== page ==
Low flying military aircraft, Mach Loop – June 2010

Last week I was fortunate to spend a few days with my good friend Ian Schofield, fulfilling an adventure we had spoken about for over a year.

The mountain range of Snowdonia in Wales has a special area known as the Machynlleth Loop, where military aircraft pilots hone their low fly skills. Referred to by military air crews as ‘The Loop’ and by USAF crews as ‘The Roundabout’. With flowed valleys running counter clockwise from Machynlleth to Dinas Mawddwy, the Cross Foxes Inn south through Cad east/west then Corris and back to Machynlleth (see OS map OL23), a rotation can take about 3 minutes in a jet aircraft and many of today’s jet aircraft will practice low flying there particularly Hawks (Think Red Arrows) who are based nearby.

The Mach Loop, is well known as the busiest UK low flying area and in the past during the cold war period it was not uncommon to see 80 plus movements a day. My research on Warplane.co.uk and Fox2.co.uk ensured I was of no illusion that those days are gone, and it’s is not unusual, in fact to be expected to experience a ‘blank’, and to be prepared to spend 12 hours sat on top of a hill with nothing going by.

After a 4.5 hour drive down from London on Bank holiday Monday, we arrived just before the light faded and went to review our site for the following day, before checking in at the campsite.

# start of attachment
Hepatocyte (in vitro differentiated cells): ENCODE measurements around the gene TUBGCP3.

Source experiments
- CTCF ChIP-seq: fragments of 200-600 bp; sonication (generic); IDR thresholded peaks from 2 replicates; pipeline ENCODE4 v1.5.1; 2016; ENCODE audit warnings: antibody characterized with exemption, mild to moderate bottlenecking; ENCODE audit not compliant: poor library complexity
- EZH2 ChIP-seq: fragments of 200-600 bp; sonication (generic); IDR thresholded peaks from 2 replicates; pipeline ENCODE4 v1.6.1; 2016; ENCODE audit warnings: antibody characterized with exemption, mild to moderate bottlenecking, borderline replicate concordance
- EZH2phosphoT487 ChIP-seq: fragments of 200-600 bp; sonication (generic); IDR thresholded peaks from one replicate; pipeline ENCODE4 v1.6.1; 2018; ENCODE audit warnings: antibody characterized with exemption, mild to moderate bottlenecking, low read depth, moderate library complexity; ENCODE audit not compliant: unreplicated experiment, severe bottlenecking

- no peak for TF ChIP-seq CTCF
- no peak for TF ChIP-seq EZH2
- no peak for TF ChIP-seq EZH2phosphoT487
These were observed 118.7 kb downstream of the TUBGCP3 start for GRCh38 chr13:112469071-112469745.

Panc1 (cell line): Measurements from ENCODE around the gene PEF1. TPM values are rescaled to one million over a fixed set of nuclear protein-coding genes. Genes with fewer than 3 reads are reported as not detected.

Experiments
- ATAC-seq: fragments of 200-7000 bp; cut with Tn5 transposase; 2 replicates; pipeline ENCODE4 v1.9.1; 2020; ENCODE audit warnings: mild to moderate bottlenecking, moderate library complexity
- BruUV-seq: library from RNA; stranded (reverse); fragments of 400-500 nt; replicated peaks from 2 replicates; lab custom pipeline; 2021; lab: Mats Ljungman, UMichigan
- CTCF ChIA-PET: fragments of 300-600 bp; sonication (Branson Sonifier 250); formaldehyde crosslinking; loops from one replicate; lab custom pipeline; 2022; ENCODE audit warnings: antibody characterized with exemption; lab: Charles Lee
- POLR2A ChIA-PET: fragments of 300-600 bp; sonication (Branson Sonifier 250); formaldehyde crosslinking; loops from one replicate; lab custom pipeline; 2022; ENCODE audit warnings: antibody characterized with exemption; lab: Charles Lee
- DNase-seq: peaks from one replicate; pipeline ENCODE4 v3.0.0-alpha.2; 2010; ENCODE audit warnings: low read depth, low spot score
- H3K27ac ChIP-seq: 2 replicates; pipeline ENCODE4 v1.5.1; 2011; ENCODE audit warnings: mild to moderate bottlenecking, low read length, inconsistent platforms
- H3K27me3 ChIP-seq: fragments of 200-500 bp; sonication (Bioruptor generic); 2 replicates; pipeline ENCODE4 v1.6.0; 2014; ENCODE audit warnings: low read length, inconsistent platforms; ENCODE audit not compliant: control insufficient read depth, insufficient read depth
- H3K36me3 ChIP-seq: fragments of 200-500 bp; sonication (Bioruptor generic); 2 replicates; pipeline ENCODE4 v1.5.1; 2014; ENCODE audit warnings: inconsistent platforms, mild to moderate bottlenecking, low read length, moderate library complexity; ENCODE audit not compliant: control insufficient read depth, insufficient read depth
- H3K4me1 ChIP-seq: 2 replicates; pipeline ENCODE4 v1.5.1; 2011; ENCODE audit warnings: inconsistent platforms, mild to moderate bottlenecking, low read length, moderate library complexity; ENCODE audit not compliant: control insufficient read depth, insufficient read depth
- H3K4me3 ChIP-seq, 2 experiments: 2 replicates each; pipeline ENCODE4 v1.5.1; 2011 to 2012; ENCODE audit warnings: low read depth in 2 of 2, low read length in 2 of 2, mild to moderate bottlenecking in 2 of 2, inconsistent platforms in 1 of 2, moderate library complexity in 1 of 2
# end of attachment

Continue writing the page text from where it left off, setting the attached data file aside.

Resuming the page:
There are several well practised locations for seeing/photographing the planes at very close range, and often they pass below you!

Cad West was our chosen location for the first day, the forecast wasn’t great, but promised to be fantastic on the second and third day.

http://www.multimap.com/map/browse.cgi?lat=52.7087&lon=-3.8450&scale=25000&icon=x

For once the forecasters were on the money, and the morning mist and fog was right on cue…

This was the view from our location, and as you can see, the view was terrible, let alone any chance of aircraft flying in.

You can see the car park in the centre of the image, the climb up to these locations are not for the faint hearted!

Unfortunately the promise of  “clear sky’s in the afternoon” was unfounded, and a whole day was spent on ‘the hill’ with not even a single plane going by..

(There were some reports of aircraft in the area on someone’s radio scanner, but nothing was prepared to exercise in this cloud!)